Electronic cigarettes light up in France
In the course of the past couple of years, Lucky Strikes and Gauloises cigarettes have been vulnerable by the emerging electronic cigarette. An innovation produced by a Chinese developer in 2004, the rechargeable gadgets function by enabling users to inhale a vaporized liquid, typically propylene glycol or vegetable glycerin, both common products in foods and pharmaceuticals.
In France, the electronic cigarettes are a novelty. Only some vendors provide the French with an alternative in light of altering cultural rules. But the novelty factor is giving way to a potentially growing industry as about 400,000 French are already daily users of the devices.
Established in 2011, the boutique Clopinette has become a leader in the electronic cigarette market in France. There are 20 stores across France that could multiple in number by the end of the year. They will appear in Italy and Spain, where the number of smokers isn’t far behind that of France.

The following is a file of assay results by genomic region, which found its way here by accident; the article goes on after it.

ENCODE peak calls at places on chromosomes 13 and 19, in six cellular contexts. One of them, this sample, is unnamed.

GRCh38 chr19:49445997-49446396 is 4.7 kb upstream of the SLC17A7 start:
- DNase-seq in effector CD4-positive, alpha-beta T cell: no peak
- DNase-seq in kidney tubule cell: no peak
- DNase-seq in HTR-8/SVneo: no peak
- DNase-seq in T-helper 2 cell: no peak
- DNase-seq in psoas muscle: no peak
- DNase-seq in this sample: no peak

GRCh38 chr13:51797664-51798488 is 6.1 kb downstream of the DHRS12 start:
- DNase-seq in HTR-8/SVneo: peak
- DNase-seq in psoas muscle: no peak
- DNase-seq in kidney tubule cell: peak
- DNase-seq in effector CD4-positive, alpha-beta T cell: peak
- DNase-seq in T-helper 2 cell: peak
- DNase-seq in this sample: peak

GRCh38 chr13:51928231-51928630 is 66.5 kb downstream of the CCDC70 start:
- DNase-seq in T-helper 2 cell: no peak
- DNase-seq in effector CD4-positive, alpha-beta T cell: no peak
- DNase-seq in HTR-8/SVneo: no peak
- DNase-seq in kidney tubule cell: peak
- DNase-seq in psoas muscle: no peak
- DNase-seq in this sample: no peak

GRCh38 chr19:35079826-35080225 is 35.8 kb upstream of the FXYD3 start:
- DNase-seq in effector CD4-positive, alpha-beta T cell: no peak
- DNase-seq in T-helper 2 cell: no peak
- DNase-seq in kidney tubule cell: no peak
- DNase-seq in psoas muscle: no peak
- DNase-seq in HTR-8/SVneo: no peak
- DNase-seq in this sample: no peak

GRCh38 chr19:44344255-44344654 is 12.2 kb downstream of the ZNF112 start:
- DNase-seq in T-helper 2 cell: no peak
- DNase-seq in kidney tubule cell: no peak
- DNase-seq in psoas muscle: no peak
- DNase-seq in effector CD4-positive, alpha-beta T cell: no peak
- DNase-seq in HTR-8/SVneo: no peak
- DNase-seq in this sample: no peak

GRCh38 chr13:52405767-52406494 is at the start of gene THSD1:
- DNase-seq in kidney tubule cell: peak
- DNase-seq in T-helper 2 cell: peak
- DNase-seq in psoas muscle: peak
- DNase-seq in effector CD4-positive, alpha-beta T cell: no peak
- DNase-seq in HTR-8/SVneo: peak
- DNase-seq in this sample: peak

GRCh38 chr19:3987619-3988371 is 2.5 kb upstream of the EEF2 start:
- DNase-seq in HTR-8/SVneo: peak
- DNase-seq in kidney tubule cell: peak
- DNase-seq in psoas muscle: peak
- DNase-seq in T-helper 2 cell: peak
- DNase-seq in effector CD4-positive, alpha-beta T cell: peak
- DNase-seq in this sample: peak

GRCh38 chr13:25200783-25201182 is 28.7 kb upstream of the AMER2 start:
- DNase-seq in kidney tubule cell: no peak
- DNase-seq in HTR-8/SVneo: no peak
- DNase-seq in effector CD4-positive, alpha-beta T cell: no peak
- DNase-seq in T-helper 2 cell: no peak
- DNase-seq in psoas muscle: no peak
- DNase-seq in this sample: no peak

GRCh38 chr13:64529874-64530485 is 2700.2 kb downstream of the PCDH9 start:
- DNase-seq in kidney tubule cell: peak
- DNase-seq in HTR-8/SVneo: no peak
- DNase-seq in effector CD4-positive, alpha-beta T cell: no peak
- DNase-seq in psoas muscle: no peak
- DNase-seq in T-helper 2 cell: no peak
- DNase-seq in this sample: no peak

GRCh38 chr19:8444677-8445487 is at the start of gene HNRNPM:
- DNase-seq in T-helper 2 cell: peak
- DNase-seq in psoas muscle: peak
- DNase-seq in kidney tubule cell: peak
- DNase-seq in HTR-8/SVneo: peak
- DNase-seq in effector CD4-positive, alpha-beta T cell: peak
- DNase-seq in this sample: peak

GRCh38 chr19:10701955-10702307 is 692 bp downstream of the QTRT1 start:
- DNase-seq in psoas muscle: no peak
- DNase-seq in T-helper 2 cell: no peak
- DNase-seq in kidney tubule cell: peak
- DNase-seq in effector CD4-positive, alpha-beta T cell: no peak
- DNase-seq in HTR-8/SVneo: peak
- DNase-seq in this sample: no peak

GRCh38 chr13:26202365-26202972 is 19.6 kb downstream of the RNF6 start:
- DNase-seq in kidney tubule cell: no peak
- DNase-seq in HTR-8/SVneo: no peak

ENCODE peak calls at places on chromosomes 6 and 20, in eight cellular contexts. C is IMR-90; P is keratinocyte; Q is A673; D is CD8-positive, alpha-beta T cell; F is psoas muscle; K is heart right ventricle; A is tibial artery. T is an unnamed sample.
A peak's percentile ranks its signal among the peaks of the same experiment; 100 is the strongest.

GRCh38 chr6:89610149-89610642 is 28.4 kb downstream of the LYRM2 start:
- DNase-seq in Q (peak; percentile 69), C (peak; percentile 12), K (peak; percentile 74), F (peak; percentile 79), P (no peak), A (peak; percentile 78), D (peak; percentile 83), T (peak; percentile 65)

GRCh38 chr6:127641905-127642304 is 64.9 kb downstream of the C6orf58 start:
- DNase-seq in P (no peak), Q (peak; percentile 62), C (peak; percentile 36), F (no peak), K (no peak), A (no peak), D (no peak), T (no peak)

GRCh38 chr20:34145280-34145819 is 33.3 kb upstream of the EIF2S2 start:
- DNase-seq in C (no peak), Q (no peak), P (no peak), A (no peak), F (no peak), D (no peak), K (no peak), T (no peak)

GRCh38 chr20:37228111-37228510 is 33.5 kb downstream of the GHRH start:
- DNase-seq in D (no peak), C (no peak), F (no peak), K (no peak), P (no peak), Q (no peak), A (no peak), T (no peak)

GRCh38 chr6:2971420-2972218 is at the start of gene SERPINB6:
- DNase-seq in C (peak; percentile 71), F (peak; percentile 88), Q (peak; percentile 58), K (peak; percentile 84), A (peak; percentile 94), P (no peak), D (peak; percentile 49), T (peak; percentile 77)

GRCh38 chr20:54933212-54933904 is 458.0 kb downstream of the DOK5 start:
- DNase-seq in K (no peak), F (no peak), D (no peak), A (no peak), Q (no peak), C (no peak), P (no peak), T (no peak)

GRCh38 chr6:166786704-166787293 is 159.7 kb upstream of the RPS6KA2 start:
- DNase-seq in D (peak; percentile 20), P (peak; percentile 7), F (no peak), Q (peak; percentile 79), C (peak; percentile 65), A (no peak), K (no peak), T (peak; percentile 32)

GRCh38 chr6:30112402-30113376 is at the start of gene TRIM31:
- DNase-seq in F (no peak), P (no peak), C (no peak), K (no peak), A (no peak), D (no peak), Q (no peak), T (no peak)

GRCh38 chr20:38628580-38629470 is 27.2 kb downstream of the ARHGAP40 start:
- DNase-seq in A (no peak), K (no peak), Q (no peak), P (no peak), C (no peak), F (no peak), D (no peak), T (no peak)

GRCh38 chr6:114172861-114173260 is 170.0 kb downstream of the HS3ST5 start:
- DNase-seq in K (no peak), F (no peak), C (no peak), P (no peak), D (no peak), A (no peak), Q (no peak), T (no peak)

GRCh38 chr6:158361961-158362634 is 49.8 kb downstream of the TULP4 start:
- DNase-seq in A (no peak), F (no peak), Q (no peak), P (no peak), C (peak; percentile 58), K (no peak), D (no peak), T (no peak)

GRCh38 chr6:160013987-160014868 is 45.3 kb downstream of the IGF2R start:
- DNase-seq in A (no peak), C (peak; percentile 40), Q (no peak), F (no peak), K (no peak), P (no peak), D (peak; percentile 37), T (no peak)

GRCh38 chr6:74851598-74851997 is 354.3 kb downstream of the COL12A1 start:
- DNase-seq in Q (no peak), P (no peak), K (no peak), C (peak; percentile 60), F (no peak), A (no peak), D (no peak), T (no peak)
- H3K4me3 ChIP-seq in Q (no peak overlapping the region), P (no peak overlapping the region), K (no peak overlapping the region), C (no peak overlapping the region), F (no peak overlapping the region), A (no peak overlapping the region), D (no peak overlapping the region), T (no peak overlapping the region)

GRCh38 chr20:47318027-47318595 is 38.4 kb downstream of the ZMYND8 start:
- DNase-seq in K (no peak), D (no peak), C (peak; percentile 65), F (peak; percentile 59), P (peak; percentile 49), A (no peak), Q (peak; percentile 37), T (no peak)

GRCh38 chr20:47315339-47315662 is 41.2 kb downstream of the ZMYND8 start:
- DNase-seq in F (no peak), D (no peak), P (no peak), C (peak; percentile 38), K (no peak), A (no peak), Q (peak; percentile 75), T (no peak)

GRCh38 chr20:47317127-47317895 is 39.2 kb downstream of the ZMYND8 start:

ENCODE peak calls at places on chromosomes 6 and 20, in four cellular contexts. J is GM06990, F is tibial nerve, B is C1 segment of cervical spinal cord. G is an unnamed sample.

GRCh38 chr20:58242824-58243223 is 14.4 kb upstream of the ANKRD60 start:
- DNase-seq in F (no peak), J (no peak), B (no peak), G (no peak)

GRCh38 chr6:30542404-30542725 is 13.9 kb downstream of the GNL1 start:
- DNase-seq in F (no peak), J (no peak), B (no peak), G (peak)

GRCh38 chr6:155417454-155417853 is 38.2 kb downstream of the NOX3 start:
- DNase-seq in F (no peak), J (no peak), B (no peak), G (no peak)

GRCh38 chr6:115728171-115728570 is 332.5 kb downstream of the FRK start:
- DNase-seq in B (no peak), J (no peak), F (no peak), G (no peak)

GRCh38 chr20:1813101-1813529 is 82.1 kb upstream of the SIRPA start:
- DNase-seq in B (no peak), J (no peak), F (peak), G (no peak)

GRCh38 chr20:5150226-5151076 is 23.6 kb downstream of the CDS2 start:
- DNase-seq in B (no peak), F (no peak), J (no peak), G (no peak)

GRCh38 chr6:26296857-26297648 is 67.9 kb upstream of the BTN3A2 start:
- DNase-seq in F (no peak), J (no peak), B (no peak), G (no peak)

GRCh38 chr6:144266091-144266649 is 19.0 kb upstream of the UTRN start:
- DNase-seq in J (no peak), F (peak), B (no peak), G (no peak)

Business partners Karen Warin and Eric de Goussencourt create websites for niche products, functioning in close proximity. When Warin couldn’t endure her partner’s smoking anymore in 2011, he tried e-cigs and ultimately give up regular cigarettes, inspiring their new online retail site called Clopinette. Literally translating to “diddly squat”, the name is also a pretty play on words for clope, kind of like “ciggie” in French.
Clopinette imports electronic elements from China and flavored liquids from France. Their stores feature staff that is specially taught to sell their products and to keep them out of the children, pregnant women, or non-smokers. Electronic cigarettes, some including nicotine and some without, are not yet medically approved by the French government as smoking cessation method. The marketing is turned more towards smoking in a different way.
While Clopinette claims that their electronic cigarettes are 1,000 times less toxic than regular cigarettes, French doctors remain doubtful.
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